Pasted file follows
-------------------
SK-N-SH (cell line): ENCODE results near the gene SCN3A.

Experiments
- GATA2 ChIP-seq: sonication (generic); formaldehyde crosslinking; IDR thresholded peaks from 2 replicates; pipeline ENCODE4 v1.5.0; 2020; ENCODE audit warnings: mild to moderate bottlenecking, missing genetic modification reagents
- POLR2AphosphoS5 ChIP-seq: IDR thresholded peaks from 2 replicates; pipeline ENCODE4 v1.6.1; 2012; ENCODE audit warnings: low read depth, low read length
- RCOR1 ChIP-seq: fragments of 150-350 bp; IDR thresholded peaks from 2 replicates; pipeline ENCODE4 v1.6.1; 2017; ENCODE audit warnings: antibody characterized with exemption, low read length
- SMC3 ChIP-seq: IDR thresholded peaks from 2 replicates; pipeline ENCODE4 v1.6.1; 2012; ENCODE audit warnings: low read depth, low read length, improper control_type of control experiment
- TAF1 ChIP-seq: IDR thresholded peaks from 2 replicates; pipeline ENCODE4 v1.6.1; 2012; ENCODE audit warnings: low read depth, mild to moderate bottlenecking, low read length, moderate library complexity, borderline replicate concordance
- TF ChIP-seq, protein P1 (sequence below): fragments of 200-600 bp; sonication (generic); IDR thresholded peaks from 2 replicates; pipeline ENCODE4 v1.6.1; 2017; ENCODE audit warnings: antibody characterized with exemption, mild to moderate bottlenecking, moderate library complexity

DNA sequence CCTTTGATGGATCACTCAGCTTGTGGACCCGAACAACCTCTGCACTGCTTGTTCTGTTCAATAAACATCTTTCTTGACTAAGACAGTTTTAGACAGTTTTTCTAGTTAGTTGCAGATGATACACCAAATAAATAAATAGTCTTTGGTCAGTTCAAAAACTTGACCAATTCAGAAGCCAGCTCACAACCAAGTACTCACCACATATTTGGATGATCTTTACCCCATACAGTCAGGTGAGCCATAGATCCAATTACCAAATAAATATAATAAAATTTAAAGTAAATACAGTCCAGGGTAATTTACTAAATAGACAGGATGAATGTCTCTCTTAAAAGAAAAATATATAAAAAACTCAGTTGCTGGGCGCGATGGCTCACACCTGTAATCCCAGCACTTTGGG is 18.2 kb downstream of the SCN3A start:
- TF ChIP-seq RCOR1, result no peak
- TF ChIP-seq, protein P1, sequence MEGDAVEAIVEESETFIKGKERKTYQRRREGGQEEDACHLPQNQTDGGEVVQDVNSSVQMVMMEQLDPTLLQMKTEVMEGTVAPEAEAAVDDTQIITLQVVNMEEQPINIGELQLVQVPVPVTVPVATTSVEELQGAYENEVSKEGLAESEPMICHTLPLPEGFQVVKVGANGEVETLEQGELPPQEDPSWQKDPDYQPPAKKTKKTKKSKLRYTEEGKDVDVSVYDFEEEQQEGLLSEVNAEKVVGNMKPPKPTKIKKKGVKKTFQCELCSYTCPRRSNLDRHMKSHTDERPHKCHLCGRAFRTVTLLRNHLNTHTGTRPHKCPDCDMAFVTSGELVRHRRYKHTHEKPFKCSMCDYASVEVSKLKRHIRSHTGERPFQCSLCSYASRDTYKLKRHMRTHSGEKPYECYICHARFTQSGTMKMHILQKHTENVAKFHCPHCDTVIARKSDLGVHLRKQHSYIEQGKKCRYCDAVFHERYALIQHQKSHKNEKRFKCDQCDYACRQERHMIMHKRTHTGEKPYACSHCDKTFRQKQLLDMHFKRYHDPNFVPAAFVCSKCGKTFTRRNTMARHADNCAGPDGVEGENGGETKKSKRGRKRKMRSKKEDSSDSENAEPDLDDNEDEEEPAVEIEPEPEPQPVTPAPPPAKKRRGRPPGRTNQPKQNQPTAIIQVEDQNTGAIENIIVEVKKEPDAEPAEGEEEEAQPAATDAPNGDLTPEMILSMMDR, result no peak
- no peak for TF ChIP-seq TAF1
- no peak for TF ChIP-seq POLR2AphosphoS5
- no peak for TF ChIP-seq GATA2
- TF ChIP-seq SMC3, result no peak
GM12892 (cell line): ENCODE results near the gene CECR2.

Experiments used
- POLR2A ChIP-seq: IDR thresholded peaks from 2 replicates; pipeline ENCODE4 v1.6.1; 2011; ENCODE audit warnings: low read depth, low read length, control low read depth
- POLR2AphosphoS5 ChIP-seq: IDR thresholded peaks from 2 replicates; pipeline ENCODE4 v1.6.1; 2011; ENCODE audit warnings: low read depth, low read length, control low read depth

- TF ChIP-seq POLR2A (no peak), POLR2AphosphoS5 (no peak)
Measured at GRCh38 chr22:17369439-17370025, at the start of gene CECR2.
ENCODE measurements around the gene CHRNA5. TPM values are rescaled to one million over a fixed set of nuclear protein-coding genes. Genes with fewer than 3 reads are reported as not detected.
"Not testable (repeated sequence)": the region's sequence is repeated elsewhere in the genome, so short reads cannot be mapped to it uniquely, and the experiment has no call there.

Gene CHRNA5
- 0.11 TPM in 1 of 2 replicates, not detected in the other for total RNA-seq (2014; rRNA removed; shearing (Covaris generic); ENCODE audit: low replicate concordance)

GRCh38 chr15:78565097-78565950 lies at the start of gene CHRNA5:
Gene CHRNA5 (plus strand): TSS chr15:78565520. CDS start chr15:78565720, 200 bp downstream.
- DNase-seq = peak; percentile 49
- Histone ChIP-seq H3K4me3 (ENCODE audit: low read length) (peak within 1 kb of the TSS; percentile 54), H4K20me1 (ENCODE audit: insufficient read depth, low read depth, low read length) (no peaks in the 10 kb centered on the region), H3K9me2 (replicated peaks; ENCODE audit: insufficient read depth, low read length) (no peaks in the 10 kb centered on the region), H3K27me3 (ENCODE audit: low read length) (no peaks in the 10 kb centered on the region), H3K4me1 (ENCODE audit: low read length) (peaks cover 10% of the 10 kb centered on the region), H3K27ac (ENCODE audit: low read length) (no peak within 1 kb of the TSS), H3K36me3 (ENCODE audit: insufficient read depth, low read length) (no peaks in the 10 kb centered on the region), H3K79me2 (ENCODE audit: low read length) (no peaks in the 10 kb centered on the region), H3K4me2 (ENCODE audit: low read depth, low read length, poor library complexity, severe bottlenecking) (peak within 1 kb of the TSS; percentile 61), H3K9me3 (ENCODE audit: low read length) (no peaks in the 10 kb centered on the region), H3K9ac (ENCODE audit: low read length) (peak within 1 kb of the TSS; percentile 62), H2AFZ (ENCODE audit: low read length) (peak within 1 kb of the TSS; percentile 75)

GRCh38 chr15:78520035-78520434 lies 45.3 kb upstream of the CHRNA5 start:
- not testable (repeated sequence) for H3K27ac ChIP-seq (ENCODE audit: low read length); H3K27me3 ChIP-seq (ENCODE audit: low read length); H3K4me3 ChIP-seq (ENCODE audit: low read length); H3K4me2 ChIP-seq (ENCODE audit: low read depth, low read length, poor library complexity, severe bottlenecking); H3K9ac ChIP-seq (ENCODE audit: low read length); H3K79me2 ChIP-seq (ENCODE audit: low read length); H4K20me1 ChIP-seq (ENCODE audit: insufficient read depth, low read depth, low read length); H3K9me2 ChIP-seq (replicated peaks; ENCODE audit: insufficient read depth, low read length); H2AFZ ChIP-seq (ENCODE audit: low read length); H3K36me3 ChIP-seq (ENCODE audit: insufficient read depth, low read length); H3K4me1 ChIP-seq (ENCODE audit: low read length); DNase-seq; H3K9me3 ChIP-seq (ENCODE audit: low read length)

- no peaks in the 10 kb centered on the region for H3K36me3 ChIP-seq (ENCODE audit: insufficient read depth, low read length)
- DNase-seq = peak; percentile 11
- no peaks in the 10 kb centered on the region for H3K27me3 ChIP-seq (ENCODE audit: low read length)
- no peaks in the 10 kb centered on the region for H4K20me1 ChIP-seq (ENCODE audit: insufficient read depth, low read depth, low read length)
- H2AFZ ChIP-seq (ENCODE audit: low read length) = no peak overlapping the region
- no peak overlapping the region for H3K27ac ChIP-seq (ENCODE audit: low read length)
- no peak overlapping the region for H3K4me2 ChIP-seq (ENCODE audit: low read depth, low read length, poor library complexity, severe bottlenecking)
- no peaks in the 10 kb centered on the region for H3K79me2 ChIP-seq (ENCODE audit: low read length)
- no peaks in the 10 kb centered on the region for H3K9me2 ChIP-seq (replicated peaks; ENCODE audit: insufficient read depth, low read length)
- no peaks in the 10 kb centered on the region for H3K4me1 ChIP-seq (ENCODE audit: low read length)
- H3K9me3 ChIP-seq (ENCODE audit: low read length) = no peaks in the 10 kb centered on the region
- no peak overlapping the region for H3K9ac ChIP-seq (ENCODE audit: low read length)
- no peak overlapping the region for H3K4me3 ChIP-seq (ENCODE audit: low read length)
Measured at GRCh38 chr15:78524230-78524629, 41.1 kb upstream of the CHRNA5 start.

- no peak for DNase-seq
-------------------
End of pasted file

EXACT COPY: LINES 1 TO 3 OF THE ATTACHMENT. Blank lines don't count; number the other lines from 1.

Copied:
SK-N-SH (cell line): ENCODE results near the gene SCN3A.

Experiments
- GATA2 ChIP-seq: sonication (generic); formaldehyde crosslinking; IDR thresholded peaks from 2 replicates; pipeline ENCODE4 v1.5.0; 2020; ENCODE audit warnings: mild to moderate bottlenecking, missing genetic modification reagents